An analysis of data from a large national survey representative of the US population shows that e-cigarette use is associated with an increased likelihood of prediabetes. The findings, which are reported in the American Journal of Preventive Medicinepublished by Elsevier, provide important evidence on the health effects of e-cigarettes and can help shape best public health practice.
Our study demonstrated a clear association between the risk of prediabetes and the use of electronic cigarettes. With the dramatic increase in e-cigarette use and the prevalence of prediabetes over the past decade, our finding that e-cigarettes carry a similar risk to traditional cigarettes with respect to diabetes is important for understanding and treat vulnerable people..”
Shyam Biswal, PhD, Study Principal Investigator, Bloomberg School of Public Health, Johns Hopkins University
According to the Centers for Disease Control and Prevention (CDC), traditional cigarette smokers are 30-40% more likely than non-smokers to develop type 2 diabetes, which increases their risk of cardiovascular diseases such as atherosclerotic disorders , stroke and peripheral disorders. vascular diseases. Electronic cigarettes are sometimes promoted as a harm reduction product for current traditional cigarette smokers. The use of electronic cigarettes is increasing among young people, which remains a public health problem.
To determine the association between e-cigarette use and prediabetes, researchers analyzed data from 2016 to 2018 from the Behavioral Risk Factor Surveillance System (BRFSS). It is the largest nationally representative annual survey of US adult health with data on health outcomes, health-related risk behaviors, preventive services, and chronic disease.
Of the 600,046 respondents, 9%, or more than 66,000 people, were current e-cigarette users who self-reported diagnoses of prediabetes. The data also showed that e-cigarette users have a higher prevalence of high-risk lifestyle factors and poorer self-related mental and physical health status than non-smokers.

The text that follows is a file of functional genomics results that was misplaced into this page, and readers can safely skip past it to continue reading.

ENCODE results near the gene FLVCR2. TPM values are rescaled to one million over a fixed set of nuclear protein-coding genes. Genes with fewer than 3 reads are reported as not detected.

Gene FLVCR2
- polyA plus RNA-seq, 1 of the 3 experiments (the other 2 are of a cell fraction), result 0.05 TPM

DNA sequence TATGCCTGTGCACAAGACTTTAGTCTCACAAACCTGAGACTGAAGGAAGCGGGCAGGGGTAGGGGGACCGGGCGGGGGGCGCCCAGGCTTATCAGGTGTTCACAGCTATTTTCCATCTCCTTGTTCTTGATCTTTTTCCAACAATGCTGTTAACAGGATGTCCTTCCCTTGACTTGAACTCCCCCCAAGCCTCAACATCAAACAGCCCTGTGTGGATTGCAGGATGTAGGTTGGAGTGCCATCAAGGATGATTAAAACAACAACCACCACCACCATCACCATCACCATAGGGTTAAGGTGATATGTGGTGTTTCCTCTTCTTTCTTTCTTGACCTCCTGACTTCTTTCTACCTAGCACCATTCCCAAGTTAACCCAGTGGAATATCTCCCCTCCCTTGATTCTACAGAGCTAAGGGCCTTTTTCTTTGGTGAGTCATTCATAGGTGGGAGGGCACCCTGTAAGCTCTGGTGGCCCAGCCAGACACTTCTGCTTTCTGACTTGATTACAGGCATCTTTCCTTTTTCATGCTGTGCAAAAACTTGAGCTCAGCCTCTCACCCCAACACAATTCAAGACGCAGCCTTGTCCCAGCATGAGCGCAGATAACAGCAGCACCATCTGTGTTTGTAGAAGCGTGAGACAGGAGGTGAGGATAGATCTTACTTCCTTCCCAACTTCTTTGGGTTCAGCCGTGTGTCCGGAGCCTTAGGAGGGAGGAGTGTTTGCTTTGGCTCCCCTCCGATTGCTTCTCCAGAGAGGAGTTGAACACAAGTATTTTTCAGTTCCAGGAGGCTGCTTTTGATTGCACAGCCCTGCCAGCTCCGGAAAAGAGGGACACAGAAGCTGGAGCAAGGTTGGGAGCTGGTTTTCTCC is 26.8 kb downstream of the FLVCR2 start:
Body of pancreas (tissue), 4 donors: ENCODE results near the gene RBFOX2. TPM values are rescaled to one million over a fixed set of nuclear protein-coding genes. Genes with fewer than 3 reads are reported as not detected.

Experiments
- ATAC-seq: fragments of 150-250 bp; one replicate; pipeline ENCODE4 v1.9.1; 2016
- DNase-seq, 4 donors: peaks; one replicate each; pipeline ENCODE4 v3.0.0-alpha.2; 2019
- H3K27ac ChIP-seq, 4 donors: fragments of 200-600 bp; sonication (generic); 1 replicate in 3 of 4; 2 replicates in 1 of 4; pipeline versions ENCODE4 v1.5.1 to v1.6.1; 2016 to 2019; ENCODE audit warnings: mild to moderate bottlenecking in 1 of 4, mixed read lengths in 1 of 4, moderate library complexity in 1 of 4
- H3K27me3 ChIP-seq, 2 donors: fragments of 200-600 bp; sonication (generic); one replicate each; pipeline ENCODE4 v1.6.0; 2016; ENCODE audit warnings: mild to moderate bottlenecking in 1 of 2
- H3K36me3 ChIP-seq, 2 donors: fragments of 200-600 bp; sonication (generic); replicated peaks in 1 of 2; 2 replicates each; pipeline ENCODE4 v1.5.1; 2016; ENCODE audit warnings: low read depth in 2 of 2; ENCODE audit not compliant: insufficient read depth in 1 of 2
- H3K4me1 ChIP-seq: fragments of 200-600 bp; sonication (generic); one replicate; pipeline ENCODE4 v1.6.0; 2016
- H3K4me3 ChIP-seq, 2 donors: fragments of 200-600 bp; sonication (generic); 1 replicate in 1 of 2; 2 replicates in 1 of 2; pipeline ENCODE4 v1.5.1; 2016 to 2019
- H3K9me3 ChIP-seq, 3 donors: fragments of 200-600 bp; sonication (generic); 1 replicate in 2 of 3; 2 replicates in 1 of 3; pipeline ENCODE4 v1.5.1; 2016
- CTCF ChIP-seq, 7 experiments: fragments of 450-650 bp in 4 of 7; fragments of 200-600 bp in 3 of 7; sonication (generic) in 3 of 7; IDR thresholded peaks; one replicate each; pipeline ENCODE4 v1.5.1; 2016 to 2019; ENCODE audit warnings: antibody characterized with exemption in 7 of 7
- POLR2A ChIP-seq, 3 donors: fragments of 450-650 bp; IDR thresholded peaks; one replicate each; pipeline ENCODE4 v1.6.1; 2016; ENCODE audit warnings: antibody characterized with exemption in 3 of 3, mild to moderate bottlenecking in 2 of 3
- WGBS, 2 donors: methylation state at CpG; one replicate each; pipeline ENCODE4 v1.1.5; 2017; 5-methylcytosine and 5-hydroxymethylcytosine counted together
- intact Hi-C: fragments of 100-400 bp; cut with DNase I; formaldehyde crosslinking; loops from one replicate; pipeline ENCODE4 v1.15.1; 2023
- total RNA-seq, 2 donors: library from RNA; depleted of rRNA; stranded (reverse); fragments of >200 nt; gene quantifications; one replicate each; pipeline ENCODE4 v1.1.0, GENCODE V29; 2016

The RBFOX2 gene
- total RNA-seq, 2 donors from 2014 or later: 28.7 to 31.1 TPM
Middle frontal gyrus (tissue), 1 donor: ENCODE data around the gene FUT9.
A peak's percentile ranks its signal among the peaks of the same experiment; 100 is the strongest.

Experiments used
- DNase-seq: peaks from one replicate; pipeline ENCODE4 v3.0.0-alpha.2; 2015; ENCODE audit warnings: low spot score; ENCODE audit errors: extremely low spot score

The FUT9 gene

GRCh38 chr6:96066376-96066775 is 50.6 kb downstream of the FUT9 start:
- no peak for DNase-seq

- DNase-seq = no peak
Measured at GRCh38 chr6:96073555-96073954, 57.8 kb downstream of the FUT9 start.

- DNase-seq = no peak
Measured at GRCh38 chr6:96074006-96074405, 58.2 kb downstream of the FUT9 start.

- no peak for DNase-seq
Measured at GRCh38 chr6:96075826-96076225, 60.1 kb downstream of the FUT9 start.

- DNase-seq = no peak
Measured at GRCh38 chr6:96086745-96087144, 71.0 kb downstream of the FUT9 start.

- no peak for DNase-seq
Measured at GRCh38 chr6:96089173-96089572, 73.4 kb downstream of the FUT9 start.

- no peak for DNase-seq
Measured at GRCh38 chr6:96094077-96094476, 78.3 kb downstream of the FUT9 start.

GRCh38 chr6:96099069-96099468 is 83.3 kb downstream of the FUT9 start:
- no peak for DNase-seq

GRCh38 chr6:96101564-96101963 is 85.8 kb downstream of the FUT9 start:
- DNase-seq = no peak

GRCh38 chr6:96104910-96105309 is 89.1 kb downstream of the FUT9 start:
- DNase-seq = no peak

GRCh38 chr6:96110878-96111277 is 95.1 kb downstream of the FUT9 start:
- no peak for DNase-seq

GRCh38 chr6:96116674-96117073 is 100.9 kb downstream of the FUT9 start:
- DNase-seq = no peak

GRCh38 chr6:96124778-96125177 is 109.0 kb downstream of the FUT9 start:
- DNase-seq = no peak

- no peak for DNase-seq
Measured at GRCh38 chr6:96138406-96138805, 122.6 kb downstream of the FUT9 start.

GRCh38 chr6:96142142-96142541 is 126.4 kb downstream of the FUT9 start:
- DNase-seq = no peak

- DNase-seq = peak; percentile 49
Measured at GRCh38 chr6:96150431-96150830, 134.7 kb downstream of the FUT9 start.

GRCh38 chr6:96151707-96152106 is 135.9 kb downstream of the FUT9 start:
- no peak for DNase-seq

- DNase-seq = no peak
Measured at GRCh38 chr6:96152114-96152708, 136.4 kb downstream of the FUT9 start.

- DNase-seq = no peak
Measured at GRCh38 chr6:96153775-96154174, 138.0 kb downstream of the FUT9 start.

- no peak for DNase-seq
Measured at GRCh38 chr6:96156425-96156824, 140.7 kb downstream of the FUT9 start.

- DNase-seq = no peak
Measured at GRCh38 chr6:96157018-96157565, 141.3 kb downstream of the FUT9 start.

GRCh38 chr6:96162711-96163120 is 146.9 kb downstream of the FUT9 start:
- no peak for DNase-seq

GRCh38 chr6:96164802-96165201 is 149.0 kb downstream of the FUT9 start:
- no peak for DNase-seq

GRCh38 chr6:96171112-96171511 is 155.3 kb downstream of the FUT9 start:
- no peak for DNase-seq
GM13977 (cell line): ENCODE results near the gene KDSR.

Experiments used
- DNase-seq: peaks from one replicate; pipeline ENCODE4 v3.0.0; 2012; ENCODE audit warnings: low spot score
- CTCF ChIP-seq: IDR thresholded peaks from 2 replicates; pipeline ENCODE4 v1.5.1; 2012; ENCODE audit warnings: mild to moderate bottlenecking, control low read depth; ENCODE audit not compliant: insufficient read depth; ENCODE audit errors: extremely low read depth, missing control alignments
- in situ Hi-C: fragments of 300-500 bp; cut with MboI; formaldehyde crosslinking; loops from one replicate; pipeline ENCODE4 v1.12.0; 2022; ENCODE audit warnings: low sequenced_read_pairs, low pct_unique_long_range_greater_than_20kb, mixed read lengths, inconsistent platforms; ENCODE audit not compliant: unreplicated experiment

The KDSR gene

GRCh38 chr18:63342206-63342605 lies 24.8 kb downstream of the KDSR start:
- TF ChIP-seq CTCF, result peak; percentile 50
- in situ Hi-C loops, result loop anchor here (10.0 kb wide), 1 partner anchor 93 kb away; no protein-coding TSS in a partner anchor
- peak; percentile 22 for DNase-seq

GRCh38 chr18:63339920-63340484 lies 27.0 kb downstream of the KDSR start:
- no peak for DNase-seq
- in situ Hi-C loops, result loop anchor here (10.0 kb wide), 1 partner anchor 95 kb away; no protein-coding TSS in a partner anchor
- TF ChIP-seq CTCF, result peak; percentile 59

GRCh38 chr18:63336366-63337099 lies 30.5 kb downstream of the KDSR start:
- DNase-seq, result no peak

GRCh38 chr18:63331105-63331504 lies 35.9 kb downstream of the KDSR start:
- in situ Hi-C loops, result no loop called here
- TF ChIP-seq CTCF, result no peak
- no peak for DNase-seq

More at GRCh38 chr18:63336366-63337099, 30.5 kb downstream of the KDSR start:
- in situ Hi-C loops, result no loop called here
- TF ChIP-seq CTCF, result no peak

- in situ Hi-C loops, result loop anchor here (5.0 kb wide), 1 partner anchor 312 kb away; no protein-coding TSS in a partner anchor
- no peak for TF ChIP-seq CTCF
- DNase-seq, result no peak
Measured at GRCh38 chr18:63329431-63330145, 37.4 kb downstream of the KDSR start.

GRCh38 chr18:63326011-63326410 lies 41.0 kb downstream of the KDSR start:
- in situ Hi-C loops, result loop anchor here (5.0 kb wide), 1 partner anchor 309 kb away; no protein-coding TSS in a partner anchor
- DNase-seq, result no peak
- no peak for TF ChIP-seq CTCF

Survey respondents were 50.4% female, 67.7% non-Hispanic white, 12.2% non-Hispanic black, 5% Hispanic, and 28.6% were 35 or older. In this representative sample of American adults, e-cigarette use was associated with a higher risk of prediabetes compared to those who did not use e-cigarettes or traditional cigarettes.
The association of e-cigarettes with prediabetes raises significant concerns for public health officials. “We were surprised by the findings associating prediabetes with e-cigarettes, as they are touted as a safer alternative, which we now know is not the case,” commented Dr Biswal. “In the case of smoking, nicotine has a detrimental effect on insulin action, and it appears that e-cigarettes may also have the same effect.”
Prediabetes is reversible with lifestyle management. Based on these findings, the authors make a compelling recommendation to target e-cigarette use reduction and education in young adults as a therapeutic lifestyle management strategy for diabetes risk reduction. .
“Our efforts to quit smoking have led to a decrease in the consumption of traditional cigarettes. With this information, it is time for us to step up our public health efforts to promote e-cigarette cessation,” Dr. Biswal warned. .
Prediabetes is defined as the presence of impaired fasting blood glucose (greater than 100–125 mg/dL), impaired glucose tolerance (greater than 140-199 mg/dL two hours after oral intake of 75 g of glucose) or hemoglobin A1c between 5.7–6.4%), which indicate a glycemic state intermediate between normal glycemia and diabetes.
The CDC has reported that prediabetes has become increasingly common in recent decades, and recent estimates indicate that 38% of American adults have the disease. It is also on the rise among an increasingly young population. Projections estimate that by 2030, more than 470 million people worldwide will be diagnosed with prediabetes.
Zhang, Z. et al. (2022) The association between e-cigarette use and prediabetes: findings from the behavioral risk factor surveillance system, 2016-2018. American Journal of Preventive Medicine. doi.org/10.1016/j.amepre.2021.12.009.